The Festival, an annual summer concert series founded in 2004 by cellist Aron Zelkowicz, will combine multiple artistic disciplines to present “Fables and Legends,” exploring Jewish tales through music, film and theater.
The Festival will open on June 2 at 7:30 p.m. at the Jewish Community Center of Greater Pittsburgh with “The Golem,” which many believe to be a precursor to Mary Shelley’s “Frankenstein.” The 16th century story of a rabbi who animates a clay giant to protect the Jewish people, will feature Betty Olivero’s live score played in conjunction with a screening of the silent German film “Der Golem” (1920).
While several different composers have created scores for the film, Zelkowicz said he chose Olivero’s version, written in 1997, because it incorporates “Jewish-sounding influences” and contemporary sounds, as well as music that evokes the Renaissance, the timeframe of the original story.
The Festival will continue on June 6 at 7:30 p.m. with the obscure Hebrew play “Jacob and Rachel,” written in 1928.
“Jacob and Rachel,” which will be performed at Rodef Shalom Congregation, tells the biblical tale of Jacob’s quest for a wife, and the deception of his father-in-law, Lavan, substituting one daughter for another.
The story will be dramatized by excerpts from the play, along with a musical suite, originally written for the pro- duction by Solomon Rosowsky.
The part of Lavan will be played by Cantor Richard Berlin, spiritual leader of the Parkway Jewish Center.
Because the excerpts from the play are read from a podium, without traditional theatrical blocking, Berlin said, the actors must focus on vocal tones and gestures to connect with each other.
“The music helps provide a sense of the story,” Berlin said. “It’s really a nice combination. Aron (Zelkowicz) and his cohorts should be congratulated for putting this together in such an elegant way.”
“Jacob and Rachel” was first performed in 1928 in Tel Aviv at the Ohel Theater.
“It was one the Theater’s first productions,” Zelkowicz said. “The story begins with Jacob taking God’s order to go to Canaan and find a bride from Lavan’s camp, and to give seed to the people of Israel. It is an allegory for the Israelis’ pride and personal stake as Israelis.”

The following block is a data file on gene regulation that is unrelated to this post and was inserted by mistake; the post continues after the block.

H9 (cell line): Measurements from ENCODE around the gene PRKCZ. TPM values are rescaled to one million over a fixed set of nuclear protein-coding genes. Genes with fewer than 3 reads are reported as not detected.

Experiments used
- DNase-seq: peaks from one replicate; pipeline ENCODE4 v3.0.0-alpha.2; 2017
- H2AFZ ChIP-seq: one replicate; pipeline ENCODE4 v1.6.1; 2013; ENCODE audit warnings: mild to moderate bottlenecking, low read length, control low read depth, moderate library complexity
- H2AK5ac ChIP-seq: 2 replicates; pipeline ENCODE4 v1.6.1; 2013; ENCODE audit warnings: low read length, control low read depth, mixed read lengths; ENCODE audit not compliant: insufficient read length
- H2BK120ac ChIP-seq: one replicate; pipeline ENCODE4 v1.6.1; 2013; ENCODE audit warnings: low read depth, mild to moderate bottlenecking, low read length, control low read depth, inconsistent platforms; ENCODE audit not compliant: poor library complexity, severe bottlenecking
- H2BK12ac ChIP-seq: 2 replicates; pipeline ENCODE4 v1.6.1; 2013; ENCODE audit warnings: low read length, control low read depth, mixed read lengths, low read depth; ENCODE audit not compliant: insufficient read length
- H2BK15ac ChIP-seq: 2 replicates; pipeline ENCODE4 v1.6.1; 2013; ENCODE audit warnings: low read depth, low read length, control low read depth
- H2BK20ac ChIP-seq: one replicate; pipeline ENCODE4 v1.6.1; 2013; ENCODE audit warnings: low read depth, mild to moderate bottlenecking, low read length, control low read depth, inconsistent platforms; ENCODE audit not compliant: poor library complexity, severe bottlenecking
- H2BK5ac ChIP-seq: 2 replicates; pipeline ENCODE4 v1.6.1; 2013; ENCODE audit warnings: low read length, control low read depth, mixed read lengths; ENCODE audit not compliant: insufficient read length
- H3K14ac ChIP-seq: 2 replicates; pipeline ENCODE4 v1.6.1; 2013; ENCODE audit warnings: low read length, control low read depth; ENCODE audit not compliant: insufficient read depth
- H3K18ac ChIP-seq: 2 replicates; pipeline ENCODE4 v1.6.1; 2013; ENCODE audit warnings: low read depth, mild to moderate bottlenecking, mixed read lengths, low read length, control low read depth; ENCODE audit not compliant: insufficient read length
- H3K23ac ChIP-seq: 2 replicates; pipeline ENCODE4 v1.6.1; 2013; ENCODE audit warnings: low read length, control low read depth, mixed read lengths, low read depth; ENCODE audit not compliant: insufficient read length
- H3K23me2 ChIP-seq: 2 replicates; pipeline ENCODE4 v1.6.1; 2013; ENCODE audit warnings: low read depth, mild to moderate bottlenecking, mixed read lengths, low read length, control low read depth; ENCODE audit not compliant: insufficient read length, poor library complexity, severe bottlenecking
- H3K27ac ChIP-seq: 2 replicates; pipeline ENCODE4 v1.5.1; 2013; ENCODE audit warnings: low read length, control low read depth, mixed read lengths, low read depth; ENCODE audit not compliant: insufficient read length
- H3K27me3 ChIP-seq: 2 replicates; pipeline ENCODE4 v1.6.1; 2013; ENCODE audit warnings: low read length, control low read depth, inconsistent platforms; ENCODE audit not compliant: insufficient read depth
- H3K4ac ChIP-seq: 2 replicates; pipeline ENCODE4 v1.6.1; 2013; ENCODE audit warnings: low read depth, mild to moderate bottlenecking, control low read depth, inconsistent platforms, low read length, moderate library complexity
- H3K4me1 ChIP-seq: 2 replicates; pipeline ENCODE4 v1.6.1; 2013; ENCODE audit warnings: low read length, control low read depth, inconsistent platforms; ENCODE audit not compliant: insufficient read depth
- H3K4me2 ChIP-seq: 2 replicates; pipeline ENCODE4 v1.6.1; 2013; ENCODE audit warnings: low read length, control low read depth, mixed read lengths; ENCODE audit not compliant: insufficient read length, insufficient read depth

The Festival will conclude with “The Dybbuk” on June 12 and 13, both at 7:30 p.m., at Temple Emanuel of South Hills and Rodef Shalom Congregation, respectively.
The classic Yiddish play tells the tale of a pious young man who resorts to radical mysticism to be with the woman he loves, going so far as possessing her soul.
“‘The Dybbuk’ is the most famous Yiddish play, and one of the most famous Jewish plays,” Zelkowicz said. “It was written by an ethnographer, S. Anski, and it was the only play he wrote. He went out to the Jewish settlements in Poland and Lithuania and Russian, and looked at the artifacts of their culture, as well as the spiritual aspect of their lives. They did believe in spirits and dybbuks. He took the cultural identifiers, and made a play out of them.”
“The Dybbuk” was based on a story An-ski had been told about a young girl who was possessed on her wedding night by the dybbuk of another man. An-ski originally intended his work to be a documentary, presenting a picture of Eastern European Jewish folk life exactly as it was.
“The Dybbuk” premiered in 1920, one month after the death of An-ski, in Warsaw at the Elysium Theater.
The Pittsburgh Jewish Music Festival (pjmf.net) will perform Joel Engel’s “Dybbuk Suite,” taken from the complete incidental music to the play, as scored for strings, clarinet and percussion.
Excerpts of the play will be performed as a dramatic reading in English translation, again featuring Cantor Richard Berlin.
(Toby Tabachnick can be reached at email@example.com.)